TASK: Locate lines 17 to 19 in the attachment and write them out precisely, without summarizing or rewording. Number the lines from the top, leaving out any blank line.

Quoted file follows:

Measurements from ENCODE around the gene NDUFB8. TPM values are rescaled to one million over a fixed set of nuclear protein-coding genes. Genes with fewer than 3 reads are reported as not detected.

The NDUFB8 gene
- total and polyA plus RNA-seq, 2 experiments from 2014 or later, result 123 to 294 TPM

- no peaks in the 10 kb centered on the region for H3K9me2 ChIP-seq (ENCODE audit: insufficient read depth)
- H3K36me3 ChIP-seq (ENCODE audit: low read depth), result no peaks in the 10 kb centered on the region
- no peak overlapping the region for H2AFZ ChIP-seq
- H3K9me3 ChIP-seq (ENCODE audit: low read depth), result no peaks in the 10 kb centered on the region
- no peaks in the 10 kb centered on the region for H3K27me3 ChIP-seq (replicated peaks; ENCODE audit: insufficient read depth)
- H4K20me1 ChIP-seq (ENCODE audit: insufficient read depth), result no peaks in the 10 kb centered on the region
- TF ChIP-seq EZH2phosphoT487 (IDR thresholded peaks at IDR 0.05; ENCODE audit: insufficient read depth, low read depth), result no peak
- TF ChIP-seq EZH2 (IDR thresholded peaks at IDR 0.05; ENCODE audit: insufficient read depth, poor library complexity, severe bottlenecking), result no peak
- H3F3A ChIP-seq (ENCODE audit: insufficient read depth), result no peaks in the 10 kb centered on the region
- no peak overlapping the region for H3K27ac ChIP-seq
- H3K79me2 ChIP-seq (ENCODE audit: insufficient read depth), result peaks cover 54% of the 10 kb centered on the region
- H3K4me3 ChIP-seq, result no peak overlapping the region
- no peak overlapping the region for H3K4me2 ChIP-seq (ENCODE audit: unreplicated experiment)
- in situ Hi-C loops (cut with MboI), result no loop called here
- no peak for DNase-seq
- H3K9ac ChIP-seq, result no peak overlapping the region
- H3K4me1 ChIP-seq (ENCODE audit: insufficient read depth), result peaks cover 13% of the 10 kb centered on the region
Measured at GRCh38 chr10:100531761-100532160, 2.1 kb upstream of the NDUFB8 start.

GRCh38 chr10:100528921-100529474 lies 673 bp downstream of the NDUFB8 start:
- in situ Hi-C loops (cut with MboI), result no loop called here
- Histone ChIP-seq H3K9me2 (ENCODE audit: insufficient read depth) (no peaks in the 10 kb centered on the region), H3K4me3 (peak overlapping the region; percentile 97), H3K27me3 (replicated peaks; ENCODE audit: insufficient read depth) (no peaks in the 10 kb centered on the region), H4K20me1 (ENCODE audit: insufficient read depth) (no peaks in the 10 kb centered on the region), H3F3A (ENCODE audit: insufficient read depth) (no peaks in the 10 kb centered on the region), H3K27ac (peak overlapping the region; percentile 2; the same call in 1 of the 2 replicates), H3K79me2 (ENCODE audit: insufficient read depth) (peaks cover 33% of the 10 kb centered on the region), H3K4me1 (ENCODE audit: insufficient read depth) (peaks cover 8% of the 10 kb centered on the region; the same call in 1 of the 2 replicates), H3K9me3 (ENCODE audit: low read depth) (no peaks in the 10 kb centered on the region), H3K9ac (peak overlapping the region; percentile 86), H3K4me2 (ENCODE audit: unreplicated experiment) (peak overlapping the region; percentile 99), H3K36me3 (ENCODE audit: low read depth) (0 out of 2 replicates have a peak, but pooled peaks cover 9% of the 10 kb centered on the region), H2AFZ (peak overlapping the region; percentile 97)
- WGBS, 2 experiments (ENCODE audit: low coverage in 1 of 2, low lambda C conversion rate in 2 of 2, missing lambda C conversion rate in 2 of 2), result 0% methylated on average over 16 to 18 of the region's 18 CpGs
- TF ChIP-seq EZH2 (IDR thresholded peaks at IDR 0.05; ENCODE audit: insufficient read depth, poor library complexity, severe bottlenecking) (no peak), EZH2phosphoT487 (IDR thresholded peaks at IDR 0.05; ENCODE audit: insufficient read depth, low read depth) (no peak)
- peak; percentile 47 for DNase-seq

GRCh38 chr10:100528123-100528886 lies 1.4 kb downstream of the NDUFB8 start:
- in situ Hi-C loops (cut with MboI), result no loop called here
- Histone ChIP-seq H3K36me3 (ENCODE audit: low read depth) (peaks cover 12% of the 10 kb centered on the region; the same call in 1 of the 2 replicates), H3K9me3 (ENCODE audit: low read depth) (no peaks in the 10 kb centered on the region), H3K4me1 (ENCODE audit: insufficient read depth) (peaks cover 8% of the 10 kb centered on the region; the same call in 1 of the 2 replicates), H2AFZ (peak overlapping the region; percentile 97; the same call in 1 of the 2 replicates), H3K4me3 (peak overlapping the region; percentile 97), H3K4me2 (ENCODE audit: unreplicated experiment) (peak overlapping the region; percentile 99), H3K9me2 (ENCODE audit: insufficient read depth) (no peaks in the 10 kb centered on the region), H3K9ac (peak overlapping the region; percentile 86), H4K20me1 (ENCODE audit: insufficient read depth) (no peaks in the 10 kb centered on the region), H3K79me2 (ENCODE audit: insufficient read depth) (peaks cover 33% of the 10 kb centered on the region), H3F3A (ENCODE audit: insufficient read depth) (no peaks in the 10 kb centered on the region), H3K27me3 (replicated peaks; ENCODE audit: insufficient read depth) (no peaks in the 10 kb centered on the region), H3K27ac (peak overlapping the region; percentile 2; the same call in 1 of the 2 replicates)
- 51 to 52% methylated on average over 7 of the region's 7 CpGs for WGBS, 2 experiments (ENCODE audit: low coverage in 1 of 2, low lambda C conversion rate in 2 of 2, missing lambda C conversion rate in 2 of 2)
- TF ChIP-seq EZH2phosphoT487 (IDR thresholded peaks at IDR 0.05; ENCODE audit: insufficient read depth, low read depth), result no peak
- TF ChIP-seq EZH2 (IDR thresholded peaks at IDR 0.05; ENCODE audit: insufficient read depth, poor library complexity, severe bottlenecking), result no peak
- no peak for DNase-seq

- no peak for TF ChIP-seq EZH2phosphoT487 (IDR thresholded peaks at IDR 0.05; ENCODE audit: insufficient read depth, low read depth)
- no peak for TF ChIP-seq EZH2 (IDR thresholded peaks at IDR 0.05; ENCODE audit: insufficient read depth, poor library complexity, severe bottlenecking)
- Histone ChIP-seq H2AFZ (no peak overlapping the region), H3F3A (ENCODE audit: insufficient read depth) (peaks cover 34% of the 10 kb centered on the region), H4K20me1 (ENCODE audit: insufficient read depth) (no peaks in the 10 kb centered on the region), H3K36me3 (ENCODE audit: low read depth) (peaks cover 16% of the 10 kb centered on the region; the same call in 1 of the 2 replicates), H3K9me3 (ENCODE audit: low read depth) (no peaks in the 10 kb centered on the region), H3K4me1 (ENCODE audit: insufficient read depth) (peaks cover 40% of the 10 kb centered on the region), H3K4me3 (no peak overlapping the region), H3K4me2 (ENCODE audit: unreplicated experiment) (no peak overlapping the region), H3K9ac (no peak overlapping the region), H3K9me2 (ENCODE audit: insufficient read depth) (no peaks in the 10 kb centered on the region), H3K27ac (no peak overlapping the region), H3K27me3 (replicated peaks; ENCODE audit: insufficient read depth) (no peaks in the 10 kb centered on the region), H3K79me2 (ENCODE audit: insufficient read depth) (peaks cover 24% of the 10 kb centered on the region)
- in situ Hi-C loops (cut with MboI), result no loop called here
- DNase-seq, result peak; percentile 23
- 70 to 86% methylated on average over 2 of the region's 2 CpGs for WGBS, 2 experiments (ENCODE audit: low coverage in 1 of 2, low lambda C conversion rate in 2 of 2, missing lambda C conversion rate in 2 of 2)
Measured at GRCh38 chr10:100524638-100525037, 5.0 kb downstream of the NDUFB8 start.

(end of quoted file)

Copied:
- in situ Hi-C loops (cut with MboI), result no loop called here
- no peak for DNase-seq
- H3K9ac ChIP-seq, result no peak overlapping the region